All Podcasts With Tonya Hackney
Want to have more influence over how your kids see the world? Then make them a priority! Today I conclude my conversation with Tanya Hackney - sailor and author of Leaving the Safe Harbor. We talk...
What can churches learn from sitting around and eating pancakes? Today I continue my conversation with Tanya Hackney - sailor and author of Leaving the Safe Harbor. Tanya talks about how they found...
Do we have to live on a boat in order to teach the value of obedience to our kids? Today I start my conversation with Tanya Hackney - sailor and author of Leaving the Safe Harbor. Tanya talks about...
Home Schooling, Parental Responsibility, and the American Dream
Do we have to live on a boat in order to teach the value of obedience to our kids? Today I start my conversation with Tanya Hackney - sailor and author of Leaving the Safe Harbor. Tanya talks about how obedience to the Captain - her husband - and to the First Mate - herself - can translate into life lessons in faith and practice for our children.
I am fascinated as to how you take those idioms and those stories and you make them into life lessons. For instance, your kids of how they had the rules to follow and how that translated into making them really great kids when they come into port. For instance, your last lesson, your last rule on your poster is probably the most important rule of all obey the captain and how that translates well into into everything they do. Our listeners might not know I grew up on sailing a boat, and that wasn't the last rule. It was the first rule. Captain Daddy is always right. The second rule is if Captain Daddy is wrong, apply rule number one. And your rule is a lot like that. Obey the captain. And that's really a life and faith lesson as well.
You know that we began our kind of our obedience training with our children much earlier than when we bought the boat. Now on a boat obedience is not just a philosophy or an idea, it can be life and death. And so we knew our children needed to be able to respond to their name. Stop if we said stop. Come if we said come, because it would be the maybe the difference between falling overboard or not. And so obedience was very important. And on the spiritual side, if we never learn to obey our parents, you know who love us imperfectly, then how are we going to learn to obey God who loves us perfectly? We really have to establish, I guess, trust in authority, certainly an appropriate trust in authority so that we when God tells us to go or do something that we're, you know, ready and listening and that we're able to apply self-discipline and self-discipline happens maybe as a result of being disciplined. The goal of discipline is ultimately that you don't need to be ruled, but that you rule yourself. And that was always kind of a conversation that we had with our kids when they didn't didn't like something that we some rule that we had passed down or some way that we applied the rule. If we if our kids were unhappy with some rule that we had passed or some way that we applied it, we would just explain to them that if they ruled themselves, then we would not have to rule them. If we if a if a people, for example, is self-governing, then they don't need, you know, heavy handed government. And that applies to family life, boat life and probably country life to the life of our country.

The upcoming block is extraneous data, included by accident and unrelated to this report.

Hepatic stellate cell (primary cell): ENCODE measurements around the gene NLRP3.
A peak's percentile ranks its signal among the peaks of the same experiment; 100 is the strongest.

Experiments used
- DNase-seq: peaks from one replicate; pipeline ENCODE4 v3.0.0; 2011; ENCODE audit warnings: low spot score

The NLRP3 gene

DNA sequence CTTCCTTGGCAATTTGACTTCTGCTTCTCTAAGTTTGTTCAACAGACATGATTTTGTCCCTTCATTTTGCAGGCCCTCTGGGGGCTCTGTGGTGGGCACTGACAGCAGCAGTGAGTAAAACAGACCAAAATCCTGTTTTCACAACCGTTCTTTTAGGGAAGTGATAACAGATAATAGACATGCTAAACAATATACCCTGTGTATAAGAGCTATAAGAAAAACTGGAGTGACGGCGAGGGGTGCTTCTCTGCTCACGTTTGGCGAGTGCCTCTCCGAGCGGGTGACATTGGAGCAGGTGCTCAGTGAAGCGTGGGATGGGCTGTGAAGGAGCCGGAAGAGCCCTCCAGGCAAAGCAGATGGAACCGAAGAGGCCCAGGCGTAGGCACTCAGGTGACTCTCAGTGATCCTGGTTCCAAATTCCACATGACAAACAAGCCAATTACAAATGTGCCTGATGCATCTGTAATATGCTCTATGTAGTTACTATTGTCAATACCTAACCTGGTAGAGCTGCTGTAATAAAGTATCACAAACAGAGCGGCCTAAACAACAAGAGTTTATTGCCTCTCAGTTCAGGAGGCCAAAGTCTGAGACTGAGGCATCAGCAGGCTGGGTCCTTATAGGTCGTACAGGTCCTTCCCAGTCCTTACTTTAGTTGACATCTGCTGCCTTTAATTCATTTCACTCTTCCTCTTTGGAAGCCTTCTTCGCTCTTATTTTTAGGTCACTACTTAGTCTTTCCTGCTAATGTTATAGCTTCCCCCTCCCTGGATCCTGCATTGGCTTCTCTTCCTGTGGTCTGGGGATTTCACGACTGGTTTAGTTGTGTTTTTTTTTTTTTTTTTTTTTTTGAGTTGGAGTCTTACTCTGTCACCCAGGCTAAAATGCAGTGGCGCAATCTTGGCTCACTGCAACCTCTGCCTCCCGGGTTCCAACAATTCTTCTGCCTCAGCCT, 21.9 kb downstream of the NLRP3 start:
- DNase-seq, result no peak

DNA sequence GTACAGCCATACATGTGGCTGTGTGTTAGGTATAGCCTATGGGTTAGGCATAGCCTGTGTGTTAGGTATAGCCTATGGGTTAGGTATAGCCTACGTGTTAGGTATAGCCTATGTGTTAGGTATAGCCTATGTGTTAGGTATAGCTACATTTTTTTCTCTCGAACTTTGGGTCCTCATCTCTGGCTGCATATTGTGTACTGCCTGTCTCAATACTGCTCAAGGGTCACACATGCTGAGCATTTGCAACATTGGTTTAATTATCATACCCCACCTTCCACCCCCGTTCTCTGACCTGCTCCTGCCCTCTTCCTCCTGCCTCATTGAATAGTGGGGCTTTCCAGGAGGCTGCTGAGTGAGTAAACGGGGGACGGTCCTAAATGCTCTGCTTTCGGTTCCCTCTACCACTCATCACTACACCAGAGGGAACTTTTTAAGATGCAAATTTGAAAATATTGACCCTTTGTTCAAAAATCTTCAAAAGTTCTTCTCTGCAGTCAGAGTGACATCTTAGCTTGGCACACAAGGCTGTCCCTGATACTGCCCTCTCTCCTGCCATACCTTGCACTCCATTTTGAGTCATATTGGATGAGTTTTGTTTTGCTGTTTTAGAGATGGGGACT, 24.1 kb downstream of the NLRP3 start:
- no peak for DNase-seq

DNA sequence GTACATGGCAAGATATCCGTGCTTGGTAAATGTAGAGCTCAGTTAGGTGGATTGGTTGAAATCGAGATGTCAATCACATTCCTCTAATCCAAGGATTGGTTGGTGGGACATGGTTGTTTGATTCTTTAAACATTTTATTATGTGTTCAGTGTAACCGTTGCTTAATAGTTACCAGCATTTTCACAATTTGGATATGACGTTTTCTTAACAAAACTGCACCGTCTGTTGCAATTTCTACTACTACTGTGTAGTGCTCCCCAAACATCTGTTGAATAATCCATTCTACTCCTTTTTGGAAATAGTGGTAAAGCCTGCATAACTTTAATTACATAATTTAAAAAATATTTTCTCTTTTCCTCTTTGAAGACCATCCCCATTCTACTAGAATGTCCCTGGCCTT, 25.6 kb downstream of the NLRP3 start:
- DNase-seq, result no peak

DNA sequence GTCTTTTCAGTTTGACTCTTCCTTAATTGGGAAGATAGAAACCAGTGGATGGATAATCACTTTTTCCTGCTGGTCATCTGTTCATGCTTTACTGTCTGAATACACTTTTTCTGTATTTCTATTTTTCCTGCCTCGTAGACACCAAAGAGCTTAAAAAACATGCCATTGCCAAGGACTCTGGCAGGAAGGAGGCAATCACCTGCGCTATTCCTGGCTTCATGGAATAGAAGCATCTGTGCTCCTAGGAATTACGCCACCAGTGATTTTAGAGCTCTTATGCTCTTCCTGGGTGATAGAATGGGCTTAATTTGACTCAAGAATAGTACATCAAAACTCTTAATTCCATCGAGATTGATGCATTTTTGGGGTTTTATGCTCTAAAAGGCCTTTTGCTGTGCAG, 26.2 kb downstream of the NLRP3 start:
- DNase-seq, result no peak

C.S. Lewis, in his great book Paralandra, which he he even C.S. Lewis said was one of his best books, writes all about obedience, even when we don't understand it. And that's I think the role of parents is that we are to teach our kids obedience at an age when they don't understand it. Then, as your kids have grown up and have gained more understanding and more wisdom is that some of that obedience can can be replaced by questioning. But on the other hand, some of that obedience is still there. If the captain says do it, there's a reason why the captain says do it.
Well, obedience is built on trust and love, I mean, sometimes we have to obey even when there is no trust and love. I mean, that's a good example, too, but in a parent child relationship, do they trust us to have their best interests in mind so that they can obey even when they don't understand it? And then there's a little bit of give and take, as you said, as they get older, I think our rule was always obey first, ask later. I was raised in the I told you so generations. So if you asked your parents why, they would say, because I told you so. And that irritated me, and I said, Well, when I'm a parent, I'm always going to explain everything. I tend to now over-explain to my kids, are rolling their eyes like, we get it, mom, we got it. That's enough. Like, Yes, ma'am, I said, Yes, ma'am, but I always wanted them to know why we had made a certain decision. And so we tried not to make arbitrary rules. And when we had to say no or whatever we said, they would obey it and then come back and say, Can you explain your decision? And if we could, we would.
Leaving the Safe Harbor: The Risks and Rewards of Raising a Family on a Boat
Leaving the Safe Harbor shows us more than seafaring stories or what it’s like to go sailing with kids. Each chapter explores a different sailing idiom and the character traits developed by challenges and adventures. It shows that conflict can be handled through grace, how failures can lead to future successes, how hardship can teach us gratitude and help us find inner strength. It reveals the trade-offs when a family prioritizes relationships and experiences over material things and a so-called normal life. Living close to nature enriches the author’s spiritual life. And the ocean teaches life lessons, including how to be flexible, disciplined, patient, and open to new experiences. Most importantly, Leaving the Safe Harbor shows us how love, perseverance, and hard work can turn an idea into a reality